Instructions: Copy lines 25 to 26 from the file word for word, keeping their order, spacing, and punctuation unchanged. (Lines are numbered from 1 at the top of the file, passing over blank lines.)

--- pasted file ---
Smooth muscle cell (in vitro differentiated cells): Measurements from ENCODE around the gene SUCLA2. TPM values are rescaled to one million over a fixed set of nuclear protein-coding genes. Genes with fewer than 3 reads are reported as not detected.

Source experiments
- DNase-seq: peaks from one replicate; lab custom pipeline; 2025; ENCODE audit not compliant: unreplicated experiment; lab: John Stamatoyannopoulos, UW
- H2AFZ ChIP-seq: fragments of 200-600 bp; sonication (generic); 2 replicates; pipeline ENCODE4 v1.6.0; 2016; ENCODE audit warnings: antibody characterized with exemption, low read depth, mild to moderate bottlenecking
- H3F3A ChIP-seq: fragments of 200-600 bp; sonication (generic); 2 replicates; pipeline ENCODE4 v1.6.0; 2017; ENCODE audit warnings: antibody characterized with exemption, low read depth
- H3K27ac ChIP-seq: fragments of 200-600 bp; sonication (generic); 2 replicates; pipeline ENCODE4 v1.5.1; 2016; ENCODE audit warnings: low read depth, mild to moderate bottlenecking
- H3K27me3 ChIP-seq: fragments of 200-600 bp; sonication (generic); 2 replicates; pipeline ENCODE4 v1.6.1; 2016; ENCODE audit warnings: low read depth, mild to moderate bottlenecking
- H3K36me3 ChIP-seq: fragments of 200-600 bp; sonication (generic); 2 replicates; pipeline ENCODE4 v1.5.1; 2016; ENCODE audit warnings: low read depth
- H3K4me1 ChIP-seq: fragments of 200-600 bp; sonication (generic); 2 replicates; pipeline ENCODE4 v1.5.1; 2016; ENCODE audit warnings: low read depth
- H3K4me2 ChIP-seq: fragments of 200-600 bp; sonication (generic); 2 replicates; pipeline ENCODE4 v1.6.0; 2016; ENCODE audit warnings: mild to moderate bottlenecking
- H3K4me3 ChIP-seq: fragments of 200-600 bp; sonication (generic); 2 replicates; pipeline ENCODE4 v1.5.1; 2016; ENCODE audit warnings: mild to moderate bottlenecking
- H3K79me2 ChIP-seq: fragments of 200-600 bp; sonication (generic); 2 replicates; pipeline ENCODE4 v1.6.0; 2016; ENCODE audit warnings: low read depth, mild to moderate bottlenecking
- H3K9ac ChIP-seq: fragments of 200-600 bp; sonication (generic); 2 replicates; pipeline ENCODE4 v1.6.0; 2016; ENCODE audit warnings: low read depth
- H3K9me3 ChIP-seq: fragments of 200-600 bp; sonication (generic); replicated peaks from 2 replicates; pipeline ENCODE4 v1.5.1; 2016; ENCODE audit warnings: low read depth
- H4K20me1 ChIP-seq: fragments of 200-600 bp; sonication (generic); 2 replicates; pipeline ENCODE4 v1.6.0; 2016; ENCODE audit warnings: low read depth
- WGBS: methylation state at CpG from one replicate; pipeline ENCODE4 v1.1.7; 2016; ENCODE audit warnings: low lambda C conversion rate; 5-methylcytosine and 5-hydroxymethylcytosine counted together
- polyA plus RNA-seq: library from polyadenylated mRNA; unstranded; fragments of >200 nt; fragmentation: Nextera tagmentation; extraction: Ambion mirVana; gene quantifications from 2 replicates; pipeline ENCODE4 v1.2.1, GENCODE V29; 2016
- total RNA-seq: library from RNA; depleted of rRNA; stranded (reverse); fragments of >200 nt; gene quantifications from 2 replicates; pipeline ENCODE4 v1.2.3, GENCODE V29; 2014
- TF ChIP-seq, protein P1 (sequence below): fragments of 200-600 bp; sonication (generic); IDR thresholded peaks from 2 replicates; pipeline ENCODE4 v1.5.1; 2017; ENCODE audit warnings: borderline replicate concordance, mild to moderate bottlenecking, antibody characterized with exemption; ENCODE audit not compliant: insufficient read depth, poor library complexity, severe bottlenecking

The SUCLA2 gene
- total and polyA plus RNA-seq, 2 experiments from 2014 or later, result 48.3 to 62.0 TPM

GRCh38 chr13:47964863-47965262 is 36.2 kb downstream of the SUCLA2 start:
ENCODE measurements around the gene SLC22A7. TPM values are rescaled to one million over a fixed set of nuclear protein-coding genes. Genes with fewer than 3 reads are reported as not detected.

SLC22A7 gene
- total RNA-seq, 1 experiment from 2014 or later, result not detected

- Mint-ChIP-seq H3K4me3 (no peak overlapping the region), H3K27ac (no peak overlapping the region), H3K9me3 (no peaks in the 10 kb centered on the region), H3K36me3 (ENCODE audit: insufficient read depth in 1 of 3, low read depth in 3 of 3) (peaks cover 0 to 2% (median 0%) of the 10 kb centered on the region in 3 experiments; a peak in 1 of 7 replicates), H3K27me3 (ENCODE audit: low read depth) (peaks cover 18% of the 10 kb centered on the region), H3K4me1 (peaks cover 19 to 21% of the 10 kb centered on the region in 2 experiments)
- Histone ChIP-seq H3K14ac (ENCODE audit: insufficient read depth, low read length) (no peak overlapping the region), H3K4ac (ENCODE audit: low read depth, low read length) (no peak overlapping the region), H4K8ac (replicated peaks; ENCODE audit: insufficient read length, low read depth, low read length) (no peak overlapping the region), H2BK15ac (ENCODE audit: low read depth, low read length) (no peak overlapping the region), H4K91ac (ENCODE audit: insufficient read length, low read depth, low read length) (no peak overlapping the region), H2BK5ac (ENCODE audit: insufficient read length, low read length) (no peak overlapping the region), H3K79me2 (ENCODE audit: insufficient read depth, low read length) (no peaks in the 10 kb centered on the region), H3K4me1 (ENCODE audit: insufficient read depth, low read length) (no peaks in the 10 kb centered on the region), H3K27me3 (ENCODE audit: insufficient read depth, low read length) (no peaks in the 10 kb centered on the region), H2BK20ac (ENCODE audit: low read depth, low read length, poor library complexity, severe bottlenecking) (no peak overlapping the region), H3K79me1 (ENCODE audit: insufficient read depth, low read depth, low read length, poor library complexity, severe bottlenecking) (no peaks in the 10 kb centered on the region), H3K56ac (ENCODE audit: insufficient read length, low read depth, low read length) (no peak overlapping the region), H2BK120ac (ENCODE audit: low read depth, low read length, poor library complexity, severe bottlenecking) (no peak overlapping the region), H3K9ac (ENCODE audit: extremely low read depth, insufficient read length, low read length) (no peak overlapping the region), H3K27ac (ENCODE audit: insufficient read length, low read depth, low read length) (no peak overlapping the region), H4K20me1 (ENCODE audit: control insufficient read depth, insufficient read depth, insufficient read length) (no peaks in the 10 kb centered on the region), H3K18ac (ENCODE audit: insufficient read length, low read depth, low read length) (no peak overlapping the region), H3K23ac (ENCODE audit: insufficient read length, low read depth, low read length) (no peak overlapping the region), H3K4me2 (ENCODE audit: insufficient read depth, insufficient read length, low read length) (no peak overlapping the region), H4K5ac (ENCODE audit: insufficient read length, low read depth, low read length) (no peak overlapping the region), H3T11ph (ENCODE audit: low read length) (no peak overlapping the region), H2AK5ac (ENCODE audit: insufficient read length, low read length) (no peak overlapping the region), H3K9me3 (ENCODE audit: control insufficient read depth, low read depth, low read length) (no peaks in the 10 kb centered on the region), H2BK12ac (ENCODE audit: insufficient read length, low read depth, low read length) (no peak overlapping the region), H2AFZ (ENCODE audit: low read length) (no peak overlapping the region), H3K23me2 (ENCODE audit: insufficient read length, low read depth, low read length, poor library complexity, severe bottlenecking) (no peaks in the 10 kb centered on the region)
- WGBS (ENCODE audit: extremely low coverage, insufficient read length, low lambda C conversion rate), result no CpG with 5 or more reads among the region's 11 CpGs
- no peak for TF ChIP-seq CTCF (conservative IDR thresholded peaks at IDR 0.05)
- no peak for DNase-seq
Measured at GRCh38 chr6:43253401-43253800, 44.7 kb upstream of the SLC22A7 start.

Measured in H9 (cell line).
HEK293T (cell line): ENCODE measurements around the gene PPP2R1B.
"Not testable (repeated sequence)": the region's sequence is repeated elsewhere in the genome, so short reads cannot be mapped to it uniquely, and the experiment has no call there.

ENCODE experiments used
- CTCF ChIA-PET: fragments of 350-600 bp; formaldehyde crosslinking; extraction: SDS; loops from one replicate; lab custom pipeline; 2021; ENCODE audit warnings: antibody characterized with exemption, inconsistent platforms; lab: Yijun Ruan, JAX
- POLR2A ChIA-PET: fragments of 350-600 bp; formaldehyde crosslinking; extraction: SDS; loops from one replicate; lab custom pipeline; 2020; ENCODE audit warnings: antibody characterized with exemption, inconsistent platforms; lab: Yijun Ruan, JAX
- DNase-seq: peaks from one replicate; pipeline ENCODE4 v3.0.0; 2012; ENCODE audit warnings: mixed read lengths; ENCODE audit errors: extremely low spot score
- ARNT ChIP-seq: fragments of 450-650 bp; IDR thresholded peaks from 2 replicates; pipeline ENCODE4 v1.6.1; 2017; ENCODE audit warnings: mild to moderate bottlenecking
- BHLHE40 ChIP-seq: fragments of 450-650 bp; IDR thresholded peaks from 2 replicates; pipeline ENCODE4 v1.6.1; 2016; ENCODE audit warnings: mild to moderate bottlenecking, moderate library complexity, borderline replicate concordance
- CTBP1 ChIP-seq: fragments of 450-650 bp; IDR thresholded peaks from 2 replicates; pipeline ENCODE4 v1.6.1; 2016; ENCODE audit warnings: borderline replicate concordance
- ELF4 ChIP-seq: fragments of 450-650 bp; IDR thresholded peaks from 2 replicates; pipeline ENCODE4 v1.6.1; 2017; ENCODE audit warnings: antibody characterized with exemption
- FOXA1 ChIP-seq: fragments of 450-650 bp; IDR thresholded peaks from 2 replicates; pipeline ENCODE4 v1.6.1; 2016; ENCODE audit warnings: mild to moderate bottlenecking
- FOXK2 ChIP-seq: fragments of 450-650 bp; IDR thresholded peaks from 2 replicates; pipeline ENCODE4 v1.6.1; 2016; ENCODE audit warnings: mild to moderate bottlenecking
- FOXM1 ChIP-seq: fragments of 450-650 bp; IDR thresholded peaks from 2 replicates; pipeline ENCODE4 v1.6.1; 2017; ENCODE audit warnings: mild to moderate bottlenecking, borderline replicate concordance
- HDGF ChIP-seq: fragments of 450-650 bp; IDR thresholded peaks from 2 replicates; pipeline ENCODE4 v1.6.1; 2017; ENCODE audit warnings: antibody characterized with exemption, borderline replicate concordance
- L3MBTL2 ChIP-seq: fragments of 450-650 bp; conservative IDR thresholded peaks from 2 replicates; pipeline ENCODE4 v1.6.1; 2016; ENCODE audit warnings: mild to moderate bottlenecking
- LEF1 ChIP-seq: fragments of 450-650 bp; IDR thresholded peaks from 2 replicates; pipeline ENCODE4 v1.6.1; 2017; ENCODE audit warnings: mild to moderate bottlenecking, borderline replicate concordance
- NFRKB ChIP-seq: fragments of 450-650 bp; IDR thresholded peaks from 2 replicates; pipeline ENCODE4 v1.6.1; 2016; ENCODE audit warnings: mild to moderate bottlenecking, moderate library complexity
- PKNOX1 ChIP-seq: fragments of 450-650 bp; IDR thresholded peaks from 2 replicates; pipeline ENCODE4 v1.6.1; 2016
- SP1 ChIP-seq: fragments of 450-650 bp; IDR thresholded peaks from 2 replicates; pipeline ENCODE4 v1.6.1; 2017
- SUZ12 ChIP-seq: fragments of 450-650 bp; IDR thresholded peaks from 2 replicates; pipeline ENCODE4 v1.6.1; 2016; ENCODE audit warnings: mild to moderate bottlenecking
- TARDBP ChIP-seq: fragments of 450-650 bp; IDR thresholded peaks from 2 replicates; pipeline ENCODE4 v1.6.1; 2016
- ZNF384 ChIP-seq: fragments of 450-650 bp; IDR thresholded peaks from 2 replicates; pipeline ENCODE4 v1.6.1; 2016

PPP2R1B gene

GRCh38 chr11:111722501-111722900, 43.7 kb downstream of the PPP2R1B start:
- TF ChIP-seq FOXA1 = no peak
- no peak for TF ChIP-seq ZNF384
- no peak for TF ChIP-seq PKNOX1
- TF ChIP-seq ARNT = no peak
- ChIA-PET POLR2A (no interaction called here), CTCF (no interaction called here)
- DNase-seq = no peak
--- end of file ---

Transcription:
- total RNA-seq, 1 experiment from 2014 or later, result not detected

- Mint-ChIP-seq H3K4me3 (no peak overlapping the region), H3K27ac (no peak overlapping the region), H3K9me3 (no peaks in the 10 kb centered on the region), H3K36me3 (ENCODE audit: insufficient read depth in 1 of 3, low read depth in 3 of 3) (peaks cover 0 to 2% (median 0%) of the 10 kb centered on the region in 3 experiments; a peak in 1 of 7 replicates), H3K27me3 (ENCODE audit: low read depth) (peaks cover 18% of the 10 kb centered on the region), H3K4me1 (peaks cover 19 to 21% of the 10 kb centered on the region in 2 experiments)